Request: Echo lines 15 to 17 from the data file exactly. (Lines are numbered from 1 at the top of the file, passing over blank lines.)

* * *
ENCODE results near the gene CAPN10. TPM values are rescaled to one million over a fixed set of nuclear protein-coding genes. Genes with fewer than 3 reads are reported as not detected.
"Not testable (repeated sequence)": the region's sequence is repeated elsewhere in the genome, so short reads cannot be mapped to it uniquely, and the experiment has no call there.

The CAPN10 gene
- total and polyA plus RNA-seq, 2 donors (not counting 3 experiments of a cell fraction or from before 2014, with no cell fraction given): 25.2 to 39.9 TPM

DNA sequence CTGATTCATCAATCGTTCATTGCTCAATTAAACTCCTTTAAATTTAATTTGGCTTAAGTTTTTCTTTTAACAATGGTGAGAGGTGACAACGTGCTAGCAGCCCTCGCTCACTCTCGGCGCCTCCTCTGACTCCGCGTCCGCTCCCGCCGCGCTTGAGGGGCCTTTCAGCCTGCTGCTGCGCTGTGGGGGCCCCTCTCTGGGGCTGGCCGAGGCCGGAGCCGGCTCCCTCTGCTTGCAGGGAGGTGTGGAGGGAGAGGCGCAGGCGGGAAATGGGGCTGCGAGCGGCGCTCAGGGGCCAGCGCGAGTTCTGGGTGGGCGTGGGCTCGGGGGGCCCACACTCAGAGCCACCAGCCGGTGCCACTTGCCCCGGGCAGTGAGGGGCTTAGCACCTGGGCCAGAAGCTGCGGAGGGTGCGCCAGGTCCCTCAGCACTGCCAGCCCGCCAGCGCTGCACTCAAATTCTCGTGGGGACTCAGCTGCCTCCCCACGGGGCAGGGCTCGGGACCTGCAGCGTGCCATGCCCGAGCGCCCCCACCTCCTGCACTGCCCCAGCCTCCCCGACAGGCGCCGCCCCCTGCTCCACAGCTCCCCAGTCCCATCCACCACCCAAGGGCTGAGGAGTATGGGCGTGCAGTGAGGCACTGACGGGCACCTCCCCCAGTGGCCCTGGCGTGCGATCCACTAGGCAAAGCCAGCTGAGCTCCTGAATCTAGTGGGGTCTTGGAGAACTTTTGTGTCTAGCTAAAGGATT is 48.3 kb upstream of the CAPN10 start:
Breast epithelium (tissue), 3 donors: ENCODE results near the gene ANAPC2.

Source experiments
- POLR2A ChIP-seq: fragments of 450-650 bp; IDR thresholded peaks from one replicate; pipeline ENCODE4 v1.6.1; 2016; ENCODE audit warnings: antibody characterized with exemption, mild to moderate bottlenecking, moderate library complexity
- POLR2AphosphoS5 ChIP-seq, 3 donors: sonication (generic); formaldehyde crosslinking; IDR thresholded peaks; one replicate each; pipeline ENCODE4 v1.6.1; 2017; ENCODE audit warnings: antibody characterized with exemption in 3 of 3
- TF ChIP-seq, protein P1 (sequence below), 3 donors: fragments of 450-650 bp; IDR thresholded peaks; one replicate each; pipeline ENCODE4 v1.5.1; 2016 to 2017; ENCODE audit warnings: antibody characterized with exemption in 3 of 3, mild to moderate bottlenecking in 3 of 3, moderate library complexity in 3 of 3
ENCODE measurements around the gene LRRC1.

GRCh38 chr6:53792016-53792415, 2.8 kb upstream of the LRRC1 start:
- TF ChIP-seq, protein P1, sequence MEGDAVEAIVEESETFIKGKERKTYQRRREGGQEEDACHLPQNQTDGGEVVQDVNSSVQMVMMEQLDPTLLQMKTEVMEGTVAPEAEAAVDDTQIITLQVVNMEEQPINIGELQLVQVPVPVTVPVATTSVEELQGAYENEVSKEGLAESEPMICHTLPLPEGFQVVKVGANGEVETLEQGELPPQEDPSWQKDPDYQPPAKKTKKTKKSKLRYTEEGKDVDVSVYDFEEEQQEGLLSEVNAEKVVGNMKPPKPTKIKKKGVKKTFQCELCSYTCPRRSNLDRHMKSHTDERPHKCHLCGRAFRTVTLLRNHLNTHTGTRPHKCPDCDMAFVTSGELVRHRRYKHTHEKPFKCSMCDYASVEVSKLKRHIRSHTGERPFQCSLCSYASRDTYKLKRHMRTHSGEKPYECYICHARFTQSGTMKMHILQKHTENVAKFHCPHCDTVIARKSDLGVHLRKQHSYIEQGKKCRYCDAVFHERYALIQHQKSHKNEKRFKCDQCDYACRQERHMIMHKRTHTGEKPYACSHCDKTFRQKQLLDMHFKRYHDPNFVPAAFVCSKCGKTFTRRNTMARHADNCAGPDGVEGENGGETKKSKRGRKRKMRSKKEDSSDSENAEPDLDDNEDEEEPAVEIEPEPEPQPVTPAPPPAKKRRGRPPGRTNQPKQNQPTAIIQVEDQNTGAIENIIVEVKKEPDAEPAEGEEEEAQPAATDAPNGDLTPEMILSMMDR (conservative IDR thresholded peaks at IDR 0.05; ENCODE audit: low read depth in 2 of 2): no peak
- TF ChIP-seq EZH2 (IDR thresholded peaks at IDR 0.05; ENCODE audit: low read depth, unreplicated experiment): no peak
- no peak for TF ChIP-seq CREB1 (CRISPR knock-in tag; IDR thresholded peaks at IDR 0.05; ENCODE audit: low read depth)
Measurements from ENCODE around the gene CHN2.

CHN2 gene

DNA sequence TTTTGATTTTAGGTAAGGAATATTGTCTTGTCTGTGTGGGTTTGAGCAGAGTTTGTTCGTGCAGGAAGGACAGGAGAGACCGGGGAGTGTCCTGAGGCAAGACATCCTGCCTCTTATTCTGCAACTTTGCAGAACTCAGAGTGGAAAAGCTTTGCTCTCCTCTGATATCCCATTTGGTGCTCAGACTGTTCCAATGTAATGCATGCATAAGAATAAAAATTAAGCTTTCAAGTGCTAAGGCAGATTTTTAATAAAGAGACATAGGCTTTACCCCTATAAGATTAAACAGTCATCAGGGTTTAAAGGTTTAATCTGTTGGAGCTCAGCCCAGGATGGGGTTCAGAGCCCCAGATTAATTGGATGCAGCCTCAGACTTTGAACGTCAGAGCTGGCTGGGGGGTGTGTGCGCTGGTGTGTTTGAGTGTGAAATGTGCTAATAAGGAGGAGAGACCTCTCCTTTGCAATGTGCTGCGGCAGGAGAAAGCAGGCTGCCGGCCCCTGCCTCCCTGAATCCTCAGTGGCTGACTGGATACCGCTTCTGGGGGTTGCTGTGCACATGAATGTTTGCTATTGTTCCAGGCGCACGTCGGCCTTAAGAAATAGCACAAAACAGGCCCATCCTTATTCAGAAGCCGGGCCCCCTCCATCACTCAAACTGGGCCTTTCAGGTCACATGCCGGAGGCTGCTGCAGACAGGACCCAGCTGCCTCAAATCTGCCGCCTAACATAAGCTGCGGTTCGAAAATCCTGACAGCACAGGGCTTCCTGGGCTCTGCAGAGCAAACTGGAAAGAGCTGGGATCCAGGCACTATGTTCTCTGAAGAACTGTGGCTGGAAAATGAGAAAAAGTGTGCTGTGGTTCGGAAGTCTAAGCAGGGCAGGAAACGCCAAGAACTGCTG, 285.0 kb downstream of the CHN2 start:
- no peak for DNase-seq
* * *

- no peak for TF ChIP-seq CREB1 (CRISPR knock-in tag; IDR thresholded peaks at IDR 0.05; ENCODE audit: low read depth)
Measurements from ENCODE around the gene CHN2.

CHN2 gene